September 18, 2008

Scott Weaver

LESSONS

Her left hand that played Chopin
              at the faintest hint
                            hit my mouth as quick.

I sat next to her, fierce
              with another lesson’s tears
                            and promised myself

never to learn enough to please her.
              Using both hands,
                            she pried my fingers apart,

teaching me to strike
              the three distinct notes
                            of my first chord. I wanted to play

melody, not harmony, so I banged out
              unfelt phrases to feed her rage
                            and out of spite became

never more than capable.
              Fifteen years later,
                            the night she felt her death start,

I wipe bits of her shit
              from the living room carpet,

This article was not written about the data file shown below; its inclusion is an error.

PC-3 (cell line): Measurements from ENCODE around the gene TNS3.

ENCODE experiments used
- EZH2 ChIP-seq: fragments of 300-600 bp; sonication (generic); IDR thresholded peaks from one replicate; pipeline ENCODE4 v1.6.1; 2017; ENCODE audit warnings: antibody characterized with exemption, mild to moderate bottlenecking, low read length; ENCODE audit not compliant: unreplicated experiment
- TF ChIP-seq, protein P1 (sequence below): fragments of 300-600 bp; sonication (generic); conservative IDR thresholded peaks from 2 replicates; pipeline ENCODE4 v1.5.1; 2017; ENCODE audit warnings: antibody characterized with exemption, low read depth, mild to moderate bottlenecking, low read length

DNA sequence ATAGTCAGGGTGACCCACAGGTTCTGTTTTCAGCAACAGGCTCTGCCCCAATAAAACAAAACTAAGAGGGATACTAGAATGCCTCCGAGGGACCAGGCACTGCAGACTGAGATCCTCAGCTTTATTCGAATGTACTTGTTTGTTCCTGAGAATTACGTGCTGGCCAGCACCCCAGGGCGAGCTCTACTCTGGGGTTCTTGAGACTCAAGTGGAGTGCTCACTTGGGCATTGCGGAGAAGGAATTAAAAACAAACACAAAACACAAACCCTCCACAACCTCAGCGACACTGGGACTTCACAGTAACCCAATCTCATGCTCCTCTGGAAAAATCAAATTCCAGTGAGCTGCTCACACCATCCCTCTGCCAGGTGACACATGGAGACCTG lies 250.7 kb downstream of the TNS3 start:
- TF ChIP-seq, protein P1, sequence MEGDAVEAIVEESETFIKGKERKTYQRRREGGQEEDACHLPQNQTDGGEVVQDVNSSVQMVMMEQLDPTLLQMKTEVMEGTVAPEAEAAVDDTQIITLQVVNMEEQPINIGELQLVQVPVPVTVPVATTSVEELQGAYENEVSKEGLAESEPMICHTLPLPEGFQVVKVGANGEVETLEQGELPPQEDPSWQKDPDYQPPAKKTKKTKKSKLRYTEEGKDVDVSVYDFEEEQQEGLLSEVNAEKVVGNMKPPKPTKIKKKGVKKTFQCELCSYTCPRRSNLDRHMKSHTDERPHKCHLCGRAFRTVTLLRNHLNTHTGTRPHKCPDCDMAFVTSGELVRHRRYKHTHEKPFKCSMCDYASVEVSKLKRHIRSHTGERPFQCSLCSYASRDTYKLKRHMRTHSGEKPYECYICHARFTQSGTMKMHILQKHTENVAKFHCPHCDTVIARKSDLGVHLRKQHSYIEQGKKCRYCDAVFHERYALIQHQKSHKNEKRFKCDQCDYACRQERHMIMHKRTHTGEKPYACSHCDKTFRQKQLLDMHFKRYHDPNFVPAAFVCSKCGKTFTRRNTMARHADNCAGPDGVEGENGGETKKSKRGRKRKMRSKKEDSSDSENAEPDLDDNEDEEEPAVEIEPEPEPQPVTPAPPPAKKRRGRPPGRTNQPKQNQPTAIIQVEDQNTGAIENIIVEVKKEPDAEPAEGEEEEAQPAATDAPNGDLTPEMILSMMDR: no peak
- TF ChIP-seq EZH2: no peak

a pool of her mess loosed

by my botched colostomy bag switch.
              She holds the hem
                            of her nightgown, filthy

tubes blooming from underneath
              its frayed pink. She grins.
                            This is what you do with your Saturday nights?

“Apparently,” I say, a new
              blue-flowered towel
                            drying in my right hand.

Then I startle myself
              and touch her chin
                            as if she were the child

and ask if she’s afraid.
              It’s close to 10,
                            and I’m still covered in

an abandoned house’s brick dust
              from a job I didn’t finish.
                            I say I’ve learned a little

of what she tried to teach me
              and notice a slight
                            red smudge on her chin.

She turns to me
              as far as her tubes allow
                            and begins to answer

but it dies like laughter leaving a room,
              like the hum of a string
                            struck by a felt hammer.

from Rattle #28, Winter 2007